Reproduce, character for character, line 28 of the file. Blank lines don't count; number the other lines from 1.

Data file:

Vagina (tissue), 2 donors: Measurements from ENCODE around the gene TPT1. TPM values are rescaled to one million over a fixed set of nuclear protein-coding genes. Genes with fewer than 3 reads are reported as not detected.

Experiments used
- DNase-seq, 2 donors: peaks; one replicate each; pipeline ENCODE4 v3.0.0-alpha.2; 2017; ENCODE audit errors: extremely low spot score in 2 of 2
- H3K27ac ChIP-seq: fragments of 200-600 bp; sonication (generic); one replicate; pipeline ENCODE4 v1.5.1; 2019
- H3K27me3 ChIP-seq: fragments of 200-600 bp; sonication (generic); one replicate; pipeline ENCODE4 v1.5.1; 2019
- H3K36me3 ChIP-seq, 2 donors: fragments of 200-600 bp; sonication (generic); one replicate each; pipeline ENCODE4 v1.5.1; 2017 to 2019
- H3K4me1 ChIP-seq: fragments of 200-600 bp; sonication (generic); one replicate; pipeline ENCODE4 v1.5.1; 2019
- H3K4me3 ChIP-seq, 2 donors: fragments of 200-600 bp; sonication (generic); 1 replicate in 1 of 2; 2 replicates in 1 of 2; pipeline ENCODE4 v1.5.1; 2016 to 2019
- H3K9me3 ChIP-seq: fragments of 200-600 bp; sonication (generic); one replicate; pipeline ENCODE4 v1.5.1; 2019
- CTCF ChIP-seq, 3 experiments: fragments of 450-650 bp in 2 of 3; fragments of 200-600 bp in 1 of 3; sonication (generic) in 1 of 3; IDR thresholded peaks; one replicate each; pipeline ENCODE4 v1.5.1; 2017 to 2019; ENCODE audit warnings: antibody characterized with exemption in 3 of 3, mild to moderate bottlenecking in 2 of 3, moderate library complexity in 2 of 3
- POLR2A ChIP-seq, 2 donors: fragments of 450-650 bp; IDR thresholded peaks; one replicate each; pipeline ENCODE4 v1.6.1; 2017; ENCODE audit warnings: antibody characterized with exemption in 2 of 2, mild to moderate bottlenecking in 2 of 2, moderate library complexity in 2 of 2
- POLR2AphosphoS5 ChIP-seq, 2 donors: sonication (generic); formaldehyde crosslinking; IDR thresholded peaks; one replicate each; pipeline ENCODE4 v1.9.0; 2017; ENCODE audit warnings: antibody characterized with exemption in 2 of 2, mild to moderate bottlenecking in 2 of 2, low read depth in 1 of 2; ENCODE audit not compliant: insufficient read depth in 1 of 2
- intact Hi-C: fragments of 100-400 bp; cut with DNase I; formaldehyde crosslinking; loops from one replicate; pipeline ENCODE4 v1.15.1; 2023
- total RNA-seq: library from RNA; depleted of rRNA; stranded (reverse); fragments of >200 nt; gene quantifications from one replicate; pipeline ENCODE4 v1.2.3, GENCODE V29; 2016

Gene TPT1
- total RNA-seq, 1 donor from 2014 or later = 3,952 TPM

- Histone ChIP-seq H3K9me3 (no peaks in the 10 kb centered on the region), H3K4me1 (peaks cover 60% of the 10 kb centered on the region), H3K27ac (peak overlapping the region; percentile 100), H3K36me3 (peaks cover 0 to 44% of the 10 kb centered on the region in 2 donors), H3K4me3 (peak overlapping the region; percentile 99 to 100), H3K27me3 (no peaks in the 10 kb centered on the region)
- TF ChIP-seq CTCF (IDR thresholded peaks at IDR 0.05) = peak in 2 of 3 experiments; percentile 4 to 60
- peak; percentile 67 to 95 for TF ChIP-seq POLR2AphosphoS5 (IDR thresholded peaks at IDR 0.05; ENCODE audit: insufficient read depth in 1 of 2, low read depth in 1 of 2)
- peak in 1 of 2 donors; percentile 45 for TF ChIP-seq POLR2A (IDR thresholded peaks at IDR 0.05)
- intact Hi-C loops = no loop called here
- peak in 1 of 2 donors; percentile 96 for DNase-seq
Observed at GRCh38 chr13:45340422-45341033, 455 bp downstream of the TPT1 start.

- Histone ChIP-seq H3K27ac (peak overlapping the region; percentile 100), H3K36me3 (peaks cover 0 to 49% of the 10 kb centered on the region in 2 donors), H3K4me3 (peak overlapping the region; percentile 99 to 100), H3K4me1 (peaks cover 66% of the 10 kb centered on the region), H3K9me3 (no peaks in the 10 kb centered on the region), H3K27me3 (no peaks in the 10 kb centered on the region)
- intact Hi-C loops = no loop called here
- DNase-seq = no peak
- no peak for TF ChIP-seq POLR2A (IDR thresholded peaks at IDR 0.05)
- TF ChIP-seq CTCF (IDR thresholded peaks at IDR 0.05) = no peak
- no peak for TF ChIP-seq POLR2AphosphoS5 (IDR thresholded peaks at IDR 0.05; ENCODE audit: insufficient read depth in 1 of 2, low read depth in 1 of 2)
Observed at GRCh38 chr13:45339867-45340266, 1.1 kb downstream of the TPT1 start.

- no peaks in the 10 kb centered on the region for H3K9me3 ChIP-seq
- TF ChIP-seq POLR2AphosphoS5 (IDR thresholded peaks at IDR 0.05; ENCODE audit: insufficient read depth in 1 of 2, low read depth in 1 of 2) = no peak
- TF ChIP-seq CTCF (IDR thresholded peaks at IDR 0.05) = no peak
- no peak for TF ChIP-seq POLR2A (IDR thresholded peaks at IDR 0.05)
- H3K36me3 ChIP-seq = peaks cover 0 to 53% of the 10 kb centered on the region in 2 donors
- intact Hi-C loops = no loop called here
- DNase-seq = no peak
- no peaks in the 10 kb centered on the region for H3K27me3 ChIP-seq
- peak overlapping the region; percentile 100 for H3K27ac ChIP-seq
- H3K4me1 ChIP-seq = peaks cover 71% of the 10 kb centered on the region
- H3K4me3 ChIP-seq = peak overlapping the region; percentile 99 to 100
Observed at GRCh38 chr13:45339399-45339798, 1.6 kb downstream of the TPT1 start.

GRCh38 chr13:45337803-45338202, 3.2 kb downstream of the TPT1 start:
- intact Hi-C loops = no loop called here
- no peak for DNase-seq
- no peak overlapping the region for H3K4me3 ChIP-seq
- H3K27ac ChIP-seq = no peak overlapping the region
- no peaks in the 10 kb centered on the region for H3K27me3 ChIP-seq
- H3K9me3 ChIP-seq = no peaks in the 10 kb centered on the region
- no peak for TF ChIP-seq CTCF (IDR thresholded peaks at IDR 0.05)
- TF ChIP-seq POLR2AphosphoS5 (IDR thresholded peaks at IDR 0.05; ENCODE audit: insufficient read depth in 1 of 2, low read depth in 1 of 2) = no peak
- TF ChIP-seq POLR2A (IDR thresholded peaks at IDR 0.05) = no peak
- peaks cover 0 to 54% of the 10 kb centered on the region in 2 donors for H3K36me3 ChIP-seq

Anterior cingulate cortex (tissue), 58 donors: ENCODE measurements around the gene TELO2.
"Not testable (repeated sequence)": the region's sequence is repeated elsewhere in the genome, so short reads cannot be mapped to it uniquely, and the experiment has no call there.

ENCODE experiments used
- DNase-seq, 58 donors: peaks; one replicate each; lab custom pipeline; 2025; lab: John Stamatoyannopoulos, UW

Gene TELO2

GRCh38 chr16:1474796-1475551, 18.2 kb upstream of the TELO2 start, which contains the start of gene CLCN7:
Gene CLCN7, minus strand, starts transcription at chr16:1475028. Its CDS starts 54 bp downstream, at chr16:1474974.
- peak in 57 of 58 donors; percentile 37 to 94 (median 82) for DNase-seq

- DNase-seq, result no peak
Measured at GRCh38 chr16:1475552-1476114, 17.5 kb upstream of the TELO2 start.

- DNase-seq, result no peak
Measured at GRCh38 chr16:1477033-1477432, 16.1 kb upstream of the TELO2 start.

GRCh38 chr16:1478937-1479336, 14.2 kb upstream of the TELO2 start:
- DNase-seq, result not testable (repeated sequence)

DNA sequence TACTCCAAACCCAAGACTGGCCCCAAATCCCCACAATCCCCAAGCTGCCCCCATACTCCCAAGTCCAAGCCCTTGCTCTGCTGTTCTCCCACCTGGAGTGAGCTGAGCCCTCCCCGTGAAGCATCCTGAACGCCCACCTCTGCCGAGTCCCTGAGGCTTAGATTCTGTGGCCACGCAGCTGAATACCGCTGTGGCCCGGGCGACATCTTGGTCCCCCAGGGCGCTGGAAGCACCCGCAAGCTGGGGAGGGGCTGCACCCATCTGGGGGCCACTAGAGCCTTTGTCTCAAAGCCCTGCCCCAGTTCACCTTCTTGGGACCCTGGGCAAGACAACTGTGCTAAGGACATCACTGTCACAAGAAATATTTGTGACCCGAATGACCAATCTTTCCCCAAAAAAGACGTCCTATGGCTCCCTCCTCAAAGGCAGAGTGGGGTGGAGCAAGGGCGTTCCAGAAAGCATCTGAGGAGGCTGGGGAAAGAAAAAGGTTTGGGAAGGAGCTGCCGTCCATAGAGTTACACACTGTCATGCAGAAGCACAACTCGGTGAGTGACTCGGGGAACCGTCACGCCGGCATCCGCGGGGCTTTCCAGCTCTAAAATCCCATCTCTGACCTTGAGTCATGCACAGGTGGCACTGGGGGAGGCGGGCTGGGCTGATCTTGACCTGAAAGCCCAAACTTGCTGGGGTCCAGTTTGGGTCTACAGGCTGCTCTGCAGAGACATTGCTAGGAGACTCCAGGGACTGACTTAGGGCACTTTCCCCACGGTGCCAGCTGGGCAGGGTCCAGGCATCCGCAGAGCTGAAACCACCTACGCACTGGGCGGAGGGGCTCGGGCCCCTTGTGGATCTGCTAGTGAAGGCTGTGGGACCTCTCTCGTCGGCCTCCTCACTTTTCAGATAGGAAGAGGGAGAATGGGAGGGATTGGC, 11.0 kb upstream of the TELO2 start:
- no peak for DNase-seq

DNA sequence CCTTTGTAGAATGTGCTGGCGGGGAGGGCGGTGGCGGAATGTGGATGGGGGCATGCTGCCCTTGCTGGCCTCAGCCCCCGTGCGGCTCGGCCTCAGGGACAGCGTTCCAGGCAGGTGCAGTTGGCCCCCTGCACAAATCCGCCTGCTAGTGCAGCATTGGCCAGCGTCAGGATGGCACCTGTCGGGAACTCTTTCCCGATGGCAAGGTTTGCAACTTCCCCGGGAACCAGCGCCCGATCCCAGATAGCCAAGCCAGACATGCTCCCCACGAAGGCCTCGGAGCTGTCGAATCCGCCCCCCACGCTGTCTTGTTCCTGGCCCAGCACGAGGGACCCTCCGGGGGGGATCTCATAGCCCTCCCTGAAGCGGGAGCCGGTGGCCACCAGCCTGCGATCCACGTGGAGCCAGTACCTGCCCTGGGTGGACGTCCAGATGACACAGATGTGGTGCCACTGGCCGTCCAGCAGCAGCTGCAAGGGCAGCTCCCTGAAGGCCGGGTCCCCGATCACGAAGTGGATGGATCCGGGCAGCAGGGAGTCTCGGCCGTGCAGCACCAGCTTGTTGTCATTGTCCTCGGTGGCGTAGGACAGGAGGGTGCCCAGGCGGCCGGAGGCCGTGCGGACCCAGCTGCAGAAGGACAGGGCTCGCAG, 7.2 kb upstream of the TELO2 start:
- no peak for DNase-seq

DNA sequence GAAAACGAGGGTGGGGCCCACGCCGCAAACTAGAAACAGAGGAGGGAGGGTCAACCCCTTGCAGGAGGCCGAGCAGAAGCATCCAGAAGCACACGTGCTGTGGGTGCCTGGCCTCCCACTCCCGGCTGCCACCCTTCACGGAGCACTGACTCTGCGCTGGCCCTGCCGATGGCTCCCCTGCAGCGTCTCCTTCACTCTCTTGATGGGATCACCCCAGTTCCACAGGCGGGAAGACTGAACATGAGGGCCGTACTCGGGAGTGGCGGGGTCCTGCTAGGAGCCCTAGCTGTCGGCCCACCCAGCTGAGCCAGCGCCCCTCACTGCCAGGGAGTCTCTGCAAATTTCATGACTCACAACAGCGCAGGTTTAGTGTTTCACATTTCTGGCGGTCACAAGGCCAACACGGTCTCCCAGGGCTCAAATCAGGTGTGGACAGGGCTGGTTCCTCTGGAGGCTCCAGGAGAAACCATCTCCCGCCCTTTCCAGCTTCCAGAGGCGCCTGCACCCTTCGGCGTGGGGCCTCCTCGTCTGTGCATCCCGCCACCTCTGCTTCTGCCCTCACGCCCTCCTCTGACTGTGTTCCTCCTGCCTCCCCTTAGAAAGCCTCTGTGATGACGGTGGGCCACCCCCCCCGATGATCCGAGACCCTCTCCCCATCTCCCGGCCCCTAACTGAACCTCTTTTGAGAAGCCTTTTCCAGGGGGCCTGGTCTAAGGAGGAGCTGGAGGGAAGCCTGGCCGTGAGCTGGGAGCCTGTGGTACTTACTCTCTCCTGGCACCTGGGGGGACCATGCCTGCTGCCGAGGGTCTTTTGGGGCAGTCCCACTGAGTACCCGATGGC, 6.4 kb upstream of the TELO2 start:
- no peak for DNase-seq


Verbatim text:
- TF ChIP-seq CTCF (IDR thresholded peaks at IDR 0.05) = no peak